"It [the incursion] was simply the act of lawless ruffians, under the sanction of no public or political authority, distinguishable only from ordinary felonies by the ulterior ends in contemplation by them, and by the fact that the money to maintain the expedition, and the large armament they brought with them, had been contributed and furnished by the citizens of other States of the Union under circumstances that must continue to jeopard the safety and peace of the Southern States, and against which Congress has no power to legislate.
"If the several States [adds the Committee], whether from motives of policy or a desire to preserve the peace of the Union, if not from fraternal feeling, do not hold it incumbent on them, after the experience of the country, to guard in future by appropriate legislation against occurrences similar to the one here inquired into, the Committee can find no guarantee elsewhere for the security of peace between the States of the Union."
On February 2, 1860, the author submitted, in the Senate of the United States, a series of resolutions, afterward slightly modified to read as follows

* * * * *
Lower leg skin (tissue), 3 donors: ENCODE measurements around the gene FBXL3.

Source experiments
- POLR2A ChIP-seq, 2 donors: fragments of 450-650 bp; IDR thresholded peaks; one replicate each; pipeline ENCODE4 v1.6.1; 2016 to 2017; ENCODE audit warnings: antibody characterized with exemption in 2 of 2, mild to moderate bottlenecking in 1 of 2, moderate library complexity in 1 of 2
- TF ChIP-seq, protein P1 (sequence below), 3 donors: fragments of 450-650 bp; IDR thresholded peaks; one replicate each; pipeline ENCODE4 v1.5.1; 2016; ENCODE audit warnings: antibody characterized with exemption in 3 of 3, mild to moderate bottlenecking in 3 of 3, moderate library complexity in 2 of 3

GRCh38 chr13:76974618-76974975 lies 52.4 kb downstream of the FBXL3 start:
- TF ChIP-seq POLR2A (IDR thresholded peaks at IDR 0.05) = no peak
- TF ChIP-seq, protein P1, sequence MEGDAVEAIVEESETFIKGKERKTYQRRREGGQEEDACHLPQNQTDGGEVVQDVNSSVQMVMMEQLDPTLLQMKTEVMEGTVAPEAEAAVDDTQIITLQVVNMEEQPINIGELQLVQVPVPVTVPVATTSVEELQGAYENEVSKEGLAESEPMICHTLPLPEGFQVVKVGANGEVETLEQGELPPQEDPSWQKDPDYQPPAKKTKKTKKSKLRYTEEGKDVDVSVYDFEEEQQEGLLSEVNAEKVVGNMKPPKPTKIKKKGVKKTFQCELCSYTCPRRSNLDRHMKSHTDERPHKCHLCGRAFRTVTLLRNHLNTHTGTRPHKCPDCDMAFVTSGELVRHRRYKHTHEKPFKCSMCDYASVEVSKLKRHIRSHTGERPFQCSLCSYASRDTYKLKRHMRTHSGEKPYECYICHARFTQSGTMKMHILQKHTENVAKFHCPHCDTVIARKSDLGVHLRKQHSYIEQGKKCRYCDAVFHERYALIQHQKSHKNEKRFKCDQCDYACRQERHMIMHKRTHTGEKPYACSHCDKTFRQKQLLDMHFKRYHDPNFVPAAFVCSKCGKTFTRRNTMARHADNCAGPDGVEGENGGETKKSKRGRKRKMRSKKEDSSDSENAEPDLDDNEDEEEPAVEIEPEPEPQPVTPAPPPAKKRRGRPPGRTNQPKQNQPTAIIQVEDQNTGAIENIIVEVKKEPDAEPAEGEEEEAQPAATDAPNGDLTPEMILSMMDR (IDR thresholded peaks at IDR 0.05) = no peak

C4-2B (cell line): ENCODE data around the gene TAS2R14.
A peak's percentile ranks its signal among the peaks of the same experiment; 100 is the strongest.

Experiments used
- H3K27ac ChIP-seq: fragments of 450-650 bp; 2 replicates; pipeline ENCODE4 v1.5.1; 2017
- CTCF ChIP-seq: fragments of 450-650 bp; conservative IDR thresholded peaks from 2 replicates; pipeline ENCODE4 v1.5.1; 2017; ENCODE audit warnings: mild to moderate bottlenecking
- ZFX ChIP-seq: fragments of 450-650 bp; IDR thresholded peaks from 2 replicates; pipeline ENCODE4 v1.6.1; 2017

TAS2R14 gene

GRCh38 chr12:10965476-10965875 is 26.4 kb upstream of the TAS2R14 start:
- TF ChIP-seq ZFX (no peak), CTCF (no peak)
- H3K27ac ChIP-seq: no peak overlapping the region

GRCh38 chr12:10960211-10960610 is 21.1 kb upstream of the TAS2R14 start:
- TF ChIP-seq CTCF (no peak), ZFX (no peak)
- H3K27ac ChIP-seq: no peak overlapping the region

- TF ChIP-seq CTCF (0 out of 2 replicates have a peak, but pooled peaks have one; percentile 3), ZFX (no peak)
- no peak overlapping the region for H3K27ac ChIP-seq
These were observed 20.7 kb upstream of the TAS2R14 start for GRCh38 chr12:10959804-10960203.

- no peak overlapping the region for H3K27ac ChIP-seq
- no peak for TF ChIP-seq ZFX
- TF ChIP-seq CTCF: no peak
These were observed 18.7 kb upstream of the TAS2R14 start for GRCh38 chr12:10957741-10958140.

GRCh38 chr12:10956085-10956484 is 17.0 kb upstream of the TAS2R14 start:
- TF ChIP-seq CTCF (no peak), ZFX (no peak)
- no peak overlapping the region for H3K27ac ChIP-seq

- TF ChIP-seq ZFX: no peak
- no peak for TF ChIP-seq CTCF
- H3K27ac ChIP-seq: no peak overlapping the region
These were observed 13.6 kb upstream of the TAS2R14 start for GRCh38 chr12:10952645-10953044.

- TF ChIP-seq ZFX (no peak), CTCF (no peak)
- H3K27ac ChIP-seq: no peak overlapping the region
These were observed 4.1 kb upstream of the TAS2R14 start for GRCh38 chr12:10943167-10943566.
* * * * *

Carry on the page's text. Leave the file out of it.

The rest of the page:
"1. Resolved, That, in the adoption of the Federal Constitution, the States, adopting the same, acted severally as free and independent sovereignties, delegating a portion of their powers to be exercised by the Federal Government for the increased security of each against dangers, domestic as well as foreign; and that any intermeddling by any one or more States, or by a combination of their citizens, with the domestic institutions of the others, on any pretext whatever, political, moral, or religious, with the view to their disturbance or subversion, is in violation of the Constitution, insulting to the States so interfered with, endangers their domestic peace and tranquillity—objects for which the Constitution was formed—and, by necessary consequence, tends to weaken and destroy the Union itself.